“The results are very, very promising, a lot better than we expected,” says Spiros Kotopoulis. He is a researcher at the Department of Clinical Medicine at the University of Bergen and the National Centre for Ultrasound in Gastroenterology (NCUG) at Haukeland University Hospital.
Kotopoulis has been one of the key investigators of the microbubble project.
Pancreatic cancer is one of the most severe cancers there is, with poor chances of survival. 75 per cent of people diagnosed with the disease die within a year, and only 5 per cent are alive after five years.
Amid these bleak prospects, Dr. Kotopoulis and collaborators have developed a method using microbubbles during chemotherapeutical treatment in an attempt to prolong the life of these patients. So far the method has been tried out on ten patients in Bergen with good results.
The researchers found that the use of microbubbles in combination with chemotherapy nearly doubled the average survival time from 7 months to 18 months. This was done without increased chemotherapy dosage and with no added toxicity or additional side effects.
The key to the treatment is the use of the microbubbles that “crack open” the cancer cells making them more receptive to chemotherapy; a technique known as sonoporation. This increases the porosity of the pancreatic cancer cells giving the drug easier access where this is needed. The microbubbles themselves are completely safe and are commonly used in the clinic for diagnostic purposes.
“When we compared the amount of treatment our patients were able to undergo to a similar historic cohort, we saw a significant increase of treatment cycles. Generally, tumours stopped growing or were reduced in size,” says Kotopoulis.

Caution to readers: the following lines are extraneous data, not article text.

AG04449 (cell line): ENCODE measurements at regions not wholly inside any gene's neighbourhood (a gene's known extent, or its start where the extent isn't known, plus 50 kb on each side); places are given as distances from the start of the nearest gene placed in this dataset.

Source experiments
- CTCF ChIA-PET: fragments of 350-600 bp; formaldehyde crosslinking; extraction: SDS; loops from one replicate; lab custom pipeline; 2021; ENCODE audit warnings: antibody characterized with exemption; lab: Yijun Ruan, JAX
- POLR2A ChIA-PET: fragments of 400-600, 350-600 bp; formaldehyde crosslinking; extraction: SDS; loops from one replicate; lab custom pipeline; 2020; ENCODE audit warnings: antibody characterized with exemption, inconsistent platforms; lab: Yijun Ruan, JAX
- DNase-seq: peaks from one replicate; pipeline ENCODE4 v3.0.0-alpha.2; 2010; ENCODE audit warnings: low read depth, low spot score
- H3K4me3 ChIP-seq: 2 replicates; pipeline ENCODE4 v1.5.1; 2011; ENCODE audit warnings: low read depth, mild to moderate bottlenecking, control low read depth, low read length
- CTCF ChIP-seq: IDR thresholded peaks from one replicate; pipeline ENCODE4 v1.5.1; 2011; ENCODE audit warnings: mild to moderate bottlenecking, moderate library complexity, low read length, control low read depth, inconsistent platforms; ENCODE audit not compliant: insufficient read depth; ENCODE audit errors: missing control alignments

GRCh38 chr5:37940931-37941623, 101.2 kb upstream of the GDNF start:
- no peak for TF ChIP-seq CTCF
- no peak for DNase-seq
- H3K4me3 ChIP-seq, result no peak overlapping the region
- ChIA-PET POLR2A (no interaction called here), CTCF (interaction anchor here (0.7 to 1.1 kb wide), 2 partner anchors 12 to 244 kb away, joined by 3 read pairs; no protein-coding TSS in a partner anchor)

Microbubbles have been used in the clinic for many years – they allow ultrasound to visualise the flow of blood. Kotopoulis completed his PhD in the field of microbubbles for drug delivery.
“The new thing we are doing is that when the patient is receiving chemotherapy we add the bubbles on top of it. When infusion of chemotherapeutic finishes, this is at the maximum blood concentration. At this point we inject the bubbles, and this seems to improve the uptake of the drug in the tumour. The procedure in itself is simple – the complicated thing is what is happening behind the scene to make it work; a lot of parameters have to be optimised,” Kotopoulis says.
The ultrasound research group at NCUG and MedViz, led by Professor Odd Helge Gilja, closely studied the behaviour of the microbubbles in synthetic blood vessels and mice before they started using the new technique in patients.
“We saw that we could get the microbubbles to accumulate in small clusters. We wondered what more we could get them to do. We found out we could get them to go directly into a cell. The ultrasonic waves activate the bubbles, hence we can use the ultrasound to target where we want the drug to go, so of course we chose the tumour,” says Kotopoulis.
“This technique allows the chemotherapy administered with greater precision, and be directed straight into the tumour. That means each chemotherapeutic treatment is made more effective.”
The phase one clinical trial was carried out between 2012 and 2015 and led by Dr. Georg G. Dimcevski at UiB’s Department of Clinical Medicine. The trial was approved by the Regional Ethics Committee, and the researchers had to ensure that there would be no additional side effects on the patient when compared to patients undergoing normal chemotherapy treatment for pancreatic cancer.
The researchers have also done trials on mice, and the results are even more promising.
“We further optimised the treatment conditions in mice, and the results were further improved,” says Spiros Kotopoulis.
“We plan to try the treatment on a larger group of patients. We have applied for funding to use the microbubbles and ultrasound on 35 patients over a three-year period. This is a low-cost treatment. Microbubbles and ultrasound machines are globally available. Our hope is to get funding and get started as soon as possible.”